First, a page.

• Constants: Variables are changing values. You can assign a new value to it at any time and it will take up the new value. There are times when you want to keep the value unchanged. You can use a constant for that purpose. A constant name is pretty much the same as a variable name, but you don’t need the $ character. In line 1 of the sample template, both _VALID_MOS and _JEXEC are constants. You probably recognize that they both use capital letters. This is conventional for Joomla! and VirtueMart so that constants stand out within the code.
    Constants are values that cannot be changed. If you try to give it another value, PHP will complain and fail.
  • Data type: Any variable will have a data type associated with it. Data type can be a number, a string (that is, a series of characters or text), or other possibilities. Since the major purpose of a VirtueMart template is to produce HTML code, we will find that most of the variables we deal with are strings.
    Often, we will need to write out a literal string in our coding. To distinguish our string from the rest of the coding, we need to enclose the literal string with quotes. We can use single or double quotes. Single and double quotes actually have subtle differences, but we won’t go into the detail for the time being. According to the VirtueMart program standard, a literal string should be enclosed in single quotes such as ‘product name‘. Note that ‘product name‘ is a literal string containing the text product name. It is different from $product_name, which is a variable and may contain characters like ‘circular saw‘ instead.
  • Operators: You learnt addition and subtraction at school. They are mathematical operations to combine numbers. In PHP, we also have other operations to combine two or more variables. The most important one in our exercises is probably string concatenation, symbolized by . (the dot character). String concatenation combines two or more strings together to form a single string. The operation ‘hello’.’world’ will give a new string ‘helloworld‘. Note that there is no space character between the words. To make sure the words are separated by a space, we will need to use two concatenations such as ‘hello’.’ ‘.’world’, which will give you the new string ‘hello world’.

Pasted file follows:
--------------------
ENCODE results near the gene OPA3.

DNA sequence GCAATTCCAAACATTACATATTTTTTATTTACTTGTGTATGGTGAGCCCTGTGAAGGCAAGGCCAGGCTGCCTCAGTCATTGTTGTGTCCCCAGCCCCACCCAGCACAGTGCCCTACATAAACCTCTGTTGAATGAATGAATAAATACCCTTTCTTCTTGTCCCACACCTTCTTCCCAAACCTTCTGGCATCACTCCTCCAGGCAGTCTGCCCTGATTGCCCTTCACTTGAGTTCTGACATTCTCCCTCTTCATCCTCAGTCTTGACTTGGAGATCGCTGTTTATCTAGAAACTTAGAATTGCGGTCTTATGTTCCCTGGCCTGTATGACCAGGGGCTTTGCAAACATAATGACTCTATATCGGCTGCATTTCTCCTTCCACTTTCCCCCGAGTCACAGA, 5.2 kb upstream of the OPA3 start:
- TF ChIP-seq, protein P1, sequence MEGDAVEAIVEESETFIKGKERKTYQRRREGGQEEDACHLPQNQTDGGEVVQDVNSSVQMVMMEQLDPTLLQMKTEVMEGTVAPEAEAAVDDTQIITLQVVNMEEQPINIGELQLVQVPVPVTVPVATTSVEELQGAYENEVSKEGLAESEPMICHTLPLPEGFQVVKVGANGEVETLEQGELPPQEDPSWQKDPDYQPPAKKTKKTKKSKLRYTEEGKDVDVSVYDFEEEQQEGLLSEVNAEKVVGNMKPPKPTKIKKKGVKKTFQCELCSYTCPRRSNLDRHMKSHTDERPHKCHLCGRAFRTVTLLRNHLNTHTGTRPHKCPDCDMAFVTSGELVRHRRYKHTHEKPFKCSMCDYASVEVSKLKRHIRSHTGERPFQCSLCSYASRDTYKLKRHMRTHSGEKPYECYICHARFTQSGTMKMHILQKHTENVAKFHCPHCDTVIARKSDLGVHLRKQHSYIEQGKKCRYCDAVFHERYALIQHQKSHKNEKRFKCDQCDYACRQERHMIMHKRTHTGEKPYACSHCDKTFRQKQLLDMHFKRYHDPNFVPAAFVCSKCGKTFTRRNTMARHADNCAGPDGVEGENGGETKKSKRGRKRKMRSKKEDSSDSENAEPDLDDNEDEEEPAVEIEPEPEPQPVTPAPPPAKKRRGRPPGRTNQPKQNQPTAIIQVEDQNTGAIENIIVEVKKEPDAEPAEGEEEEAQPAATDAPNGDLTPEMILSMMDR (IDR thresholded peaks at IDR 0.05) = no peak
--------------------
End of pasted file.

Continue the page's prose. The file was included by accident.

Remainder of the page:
• Functions: Often, we will find that the same pattern of program code is used repeatedly to produce a given result. In PHP, we can group those code together to form a function. Each function will have a name and can be invoked using the following syntax:
    function_name (parameters)
    Here, parameters are values that will need to be passed into the function to evaluate the result. In PHP, we have lots of functions that deal with strings. The function strlen($product_name), for example, will return the number of characters in the string variable $product_name. If $product_name contains the string ‘circular saw‘, strlen($product_name) will return 12. (You probably recognize that strlen is just a short form for string length.) We will learn some more functions along the way.
  • echo statements: This is the most common statement in the template. echo is used to send the value of a string to the output buffer. So echo $product_name literally means “print out the value of the variable $product_name to the output buffer”.
    Sometimes, the echo statement is mistaken to be a function. So you may try to write something like echo($product_name), instead of echo $product_name. While this is acceptable in PHP most of the time, the braces are actually not needed. (You may be aware that sometimes the command print function is used to send data to the output buffer in the place of echo. While print and echo seem interchangeable, echo runs faster than print and so should be the preferred choice to output data.)
  • if statements: The if statement is a construct to test a condition before taking a certain action. The action will be taken only if the condition evaluates to true. The syntax of an if statement is as follows:
    if (condition) action
    where the condition is an expression for testing and action is a statement or a series of statements to be performed, if the expression evaluates to true. The expression can be a true-false type condition (such as $i>0), a mathematical expression (such as $i+$j), or some kind of complex operation involving functions. In any case, it will be considered as true, if it evaluates to a nonzero number or a non-empty string.
  • Statement separator: One important PHP construct we usually overlook is the statement separator ; (the semicolon). We need this to separate two or more statements, even if they are on new lines of their own. In the preceding sample code, we have a “;” at the end of line 1 and 2. This ; is very important. Without that, the PHP parser will be confused and will probably refuse to execute and will give you a fatal error.

These are just a few constructs in PHP for the time being. We will have more to say about PHP as we encounter more constructs along the way.

Available fields

Since many of the variables in our template code are passed down from the VirtueMart page file, one natural question to ask is “What variables can we use in our code?”. Variables that we can use in a template are known as available fields.